Building of the Day: 15 Quincy Street

Photo: Scott Bintner for PropertyShark

Editor’s note: In honor of the 50-year anniversary of the Pratt Area Community Council, we are pleased to feature historic buildings PACC has redeveloped as our Building of the Day for four consecutive days. PACC is a community development corporation that preserves and develops affordable housing in central Brooklyn. Brownstoner is a proud media sponsor of PACC’s 50th Anniversary Gala, which takes place April 23.

Brooklyn, one building at a time.

Name: Apartment building called “Quincy 15”
Address: 15 Quincy Street
Cross Streets: Downing Street and Classon Avenue
Neighborhood: Clinton Hill
Year Built: 2007-2008
Architectural Style: Brick apartment building
Architect: ND Architecture & Design P.C.
Other work by architect: Modern and adaptive use projects throughout Brooklyn
Landmarked: No

The story: Today’s BOTD is another of the Pratt Area Community Council’s affordable housing buildings. PACC has been at this for 50 years, with many of their projects being rehabs of existing historic buildings. This is one of their new-builds; a 48-unit building providing affordable housing in the form of nine studio apartments and 41 one-bedroom apartments for low-income residents, some of them formerly homeless people.

The building is on the same block as last Friday’s BOTD, the former Frederick Loeser & Co. stables and warehouse building, and occupies the space once taken up by another important Brooklyn business. This was one of the locations of the Borden Milk Company, which had a block wide plant here, with its main entrance on Lexington Avenue.

That plant had been there since at least 1904, and held a number of industries over the years. In 1911, it was home to a bakery called Mills Homemade Bread. By 1922, it was W. M. Evans Dairy, and by 1926, belonged to Borden’s, which used the entire building to pasteurize and bottle milk shipped in from New Jersey. The milk, which actually came in daily from upstate New York, was loaded into special glass lined refrigerated train cars, shipped to Hoboken, and then trucked over in special glass lined refrigerated trucks to Brooklyn.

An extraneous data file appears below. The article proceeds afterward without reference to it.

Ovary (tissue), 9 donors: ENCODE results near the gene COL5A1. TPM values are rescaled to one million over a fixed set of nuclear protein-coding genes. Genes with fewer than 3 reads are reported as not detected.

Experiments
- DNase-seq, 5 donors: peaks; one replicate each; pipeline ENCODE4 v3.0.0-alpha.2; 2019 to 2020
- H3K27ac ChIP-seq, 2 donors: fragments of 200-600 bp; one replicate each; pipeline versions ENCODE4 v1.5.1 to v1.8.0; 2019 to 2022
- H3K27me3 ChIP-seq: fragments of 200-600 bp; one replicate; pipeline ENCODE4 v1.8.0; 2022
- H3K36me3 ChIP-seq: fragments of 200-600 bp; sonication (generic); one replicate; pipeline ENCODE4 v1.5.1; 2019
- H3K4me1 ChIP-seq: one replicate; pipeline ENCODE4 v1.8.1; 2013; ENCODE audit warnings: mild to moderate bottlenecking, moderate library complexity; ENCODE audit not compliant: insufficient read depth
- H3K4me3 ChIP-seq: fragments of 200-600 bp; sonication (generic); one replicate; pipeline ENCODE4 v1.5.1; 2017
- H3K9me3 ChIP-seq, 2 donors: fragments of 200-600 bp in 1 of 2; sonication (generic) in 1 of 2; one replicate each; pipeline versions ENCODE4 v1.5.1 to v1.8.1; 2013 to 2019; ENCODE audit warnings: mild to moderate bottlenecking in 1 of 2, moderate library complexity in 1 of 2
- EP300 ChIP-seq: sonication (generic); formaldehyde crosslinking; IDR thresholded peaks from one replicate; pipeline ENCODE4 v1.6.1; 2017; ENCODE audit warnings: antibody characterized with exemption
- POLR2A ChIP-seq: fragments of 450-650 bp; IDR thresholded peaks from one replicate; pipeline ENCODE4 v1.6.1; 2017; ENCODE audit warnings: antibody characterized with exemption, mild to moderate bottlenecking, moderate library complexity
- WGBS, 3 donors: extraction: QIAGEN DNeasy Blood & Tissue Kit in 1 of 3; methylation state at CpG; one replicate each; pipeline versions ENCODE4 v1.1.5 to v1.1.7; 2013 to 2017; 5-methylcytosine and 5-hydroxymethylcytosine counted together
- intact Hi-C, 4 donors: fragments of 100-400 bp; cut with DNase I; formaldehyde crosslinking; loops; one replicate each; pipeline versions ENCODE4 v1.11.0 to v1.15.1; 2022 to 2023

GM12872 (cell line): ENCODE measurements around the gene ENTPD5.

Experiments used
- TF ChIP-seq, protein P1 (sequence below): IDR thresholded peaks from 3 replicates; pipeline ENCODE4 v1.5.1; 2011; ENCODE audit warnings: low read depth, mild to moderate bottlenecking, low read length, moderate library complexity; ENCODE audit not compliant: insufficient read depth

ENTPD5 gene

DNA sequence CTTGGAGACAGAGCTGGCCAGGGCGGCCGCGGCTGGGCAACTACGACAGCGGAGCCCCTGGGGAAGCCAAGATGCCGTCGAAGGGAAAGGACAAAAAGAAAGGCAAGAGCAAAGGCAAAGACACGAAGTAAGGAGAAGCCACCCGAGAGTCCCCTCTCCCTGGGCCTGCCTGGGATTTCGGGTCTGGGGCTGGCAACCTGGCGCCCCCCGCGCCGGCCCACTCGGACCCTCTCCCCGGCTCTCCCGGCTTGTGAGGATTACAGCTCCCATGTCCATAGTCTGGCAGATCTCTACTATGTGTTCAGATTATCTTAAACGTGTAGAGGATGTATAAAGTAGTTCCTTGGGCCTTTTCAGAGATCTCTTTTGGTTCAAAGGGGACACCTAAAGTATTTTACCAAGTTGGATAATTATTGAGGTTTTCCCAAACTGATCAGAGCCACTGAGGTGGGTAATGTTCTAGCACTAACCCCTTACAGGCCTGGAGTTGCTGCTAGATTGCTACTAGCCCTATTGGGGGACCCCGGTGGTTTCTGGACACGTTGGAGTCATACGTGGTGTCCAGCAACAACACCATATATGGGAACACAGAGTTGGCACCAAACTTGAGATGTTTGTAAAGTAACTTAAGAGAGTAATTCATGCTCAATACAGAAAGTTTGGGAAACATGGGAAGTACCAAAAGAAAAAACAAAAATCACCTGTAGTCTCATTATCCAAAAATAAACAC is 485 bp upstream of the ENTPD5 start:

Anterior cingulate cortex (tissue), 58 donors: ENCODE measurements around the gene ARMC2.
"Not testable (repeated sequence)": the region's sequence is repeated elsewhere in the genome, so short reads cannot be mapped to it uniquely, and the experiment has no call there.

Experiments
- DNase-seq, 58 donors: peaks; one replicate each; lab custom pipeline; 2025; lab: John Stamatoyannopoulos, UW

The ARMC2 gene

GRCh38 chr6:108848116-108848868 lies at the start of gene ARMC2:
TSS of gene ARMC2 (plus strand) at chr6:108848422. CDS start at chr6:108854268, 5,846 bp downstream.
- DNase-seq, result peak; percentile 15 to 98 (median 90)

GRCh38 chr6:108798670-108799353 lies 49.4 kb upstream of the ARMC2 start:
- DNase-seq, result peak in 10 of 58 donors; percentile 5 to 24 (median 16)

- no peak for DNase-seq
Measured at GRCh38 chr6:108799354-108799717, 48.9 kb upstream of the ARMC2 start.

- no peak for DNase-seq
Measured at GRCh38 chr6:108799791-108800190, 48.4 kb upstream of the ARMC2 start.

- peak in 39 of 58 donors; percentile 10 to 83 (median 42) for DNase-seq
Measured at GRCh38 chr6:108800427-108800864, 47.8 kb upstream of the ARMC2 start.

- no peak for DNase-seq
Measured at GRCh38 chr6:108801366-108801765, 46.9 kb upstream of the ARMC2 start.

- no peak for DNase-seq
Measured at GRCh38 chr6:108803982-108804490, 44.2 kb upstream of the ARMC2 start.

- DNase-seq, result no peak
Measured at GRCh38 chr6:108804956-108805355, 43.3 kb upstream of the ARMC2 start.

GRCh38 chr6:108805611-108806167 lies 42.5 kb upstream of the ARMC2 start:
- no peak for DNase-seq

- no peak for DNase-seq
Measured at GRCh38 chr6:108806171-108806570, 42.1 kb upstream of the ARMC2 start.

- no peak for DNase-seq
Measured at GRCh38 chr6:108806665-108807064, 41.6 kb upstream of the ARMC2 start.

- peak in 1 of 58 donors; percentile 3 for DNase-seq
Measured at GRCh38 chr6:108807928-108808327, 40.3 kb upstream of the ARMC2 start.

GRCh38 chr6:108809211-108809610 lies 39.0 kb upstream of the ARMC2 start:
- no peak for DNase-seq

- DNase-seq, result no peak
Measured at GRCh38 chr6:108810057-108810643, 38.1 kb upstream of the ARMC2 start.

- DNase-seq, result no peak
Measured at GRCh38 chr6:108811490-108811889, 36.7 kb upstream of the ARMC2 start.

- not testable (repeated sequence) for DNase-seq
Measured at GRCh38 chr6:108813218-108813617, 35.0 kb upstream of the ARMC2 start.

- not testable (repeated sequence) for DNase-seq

Borden’s operated the plant here until after World War II. This industrial part of Clinton Hill was considered part of Bedford Stuyvesant then, and the nearby streets are a combination of small industrial and commercial buildings and housing. The nearby elevated train on Lexington Avenue would have been convenient for the plant workers. In 1946, the plant was closed and the building auctioned off. It was probably used for warehousing, storage, and small businesses until it was demolished to build this apartment building.

The architects of the project were ND Architecture & Design P.C., located in Brooklyn. The project was a partnership between BFC Partners, Manatus Development Group LLC, and PACC. It was funded by Low Income Housing Tax Credits from the New York State Division of Housing and Community Renewal and a construction loan from Wachovia Bank. The building only takes up the Quincy Street side of the former plant site, the Lexington Avenue side is now devoted to parking.

This project was part of the density bonus for residential projects in Community Board 2, and was developed under HUD’s Inclusionary Housing Program, which was a part of the Toren’s affordable housing component. Today, this area is once again booming, as new homeowners are drawn to the neighborhood’s mixture of warehouse conversions and new construction. GMAP

(Photo: Nicholas Strini for PropertyShark)

Photo: Scott Bintner for Property Shark

Photo: Scott Bintner for PropertyShark

 1980s - Borden's Plant. Photo: Municipal Archives

Borden plant in the 1980s. Photo: Municipal Archives

Brooklyn Eagle ad for building auction. 1946

Brooklyn Eagle ad for building auction. 1946

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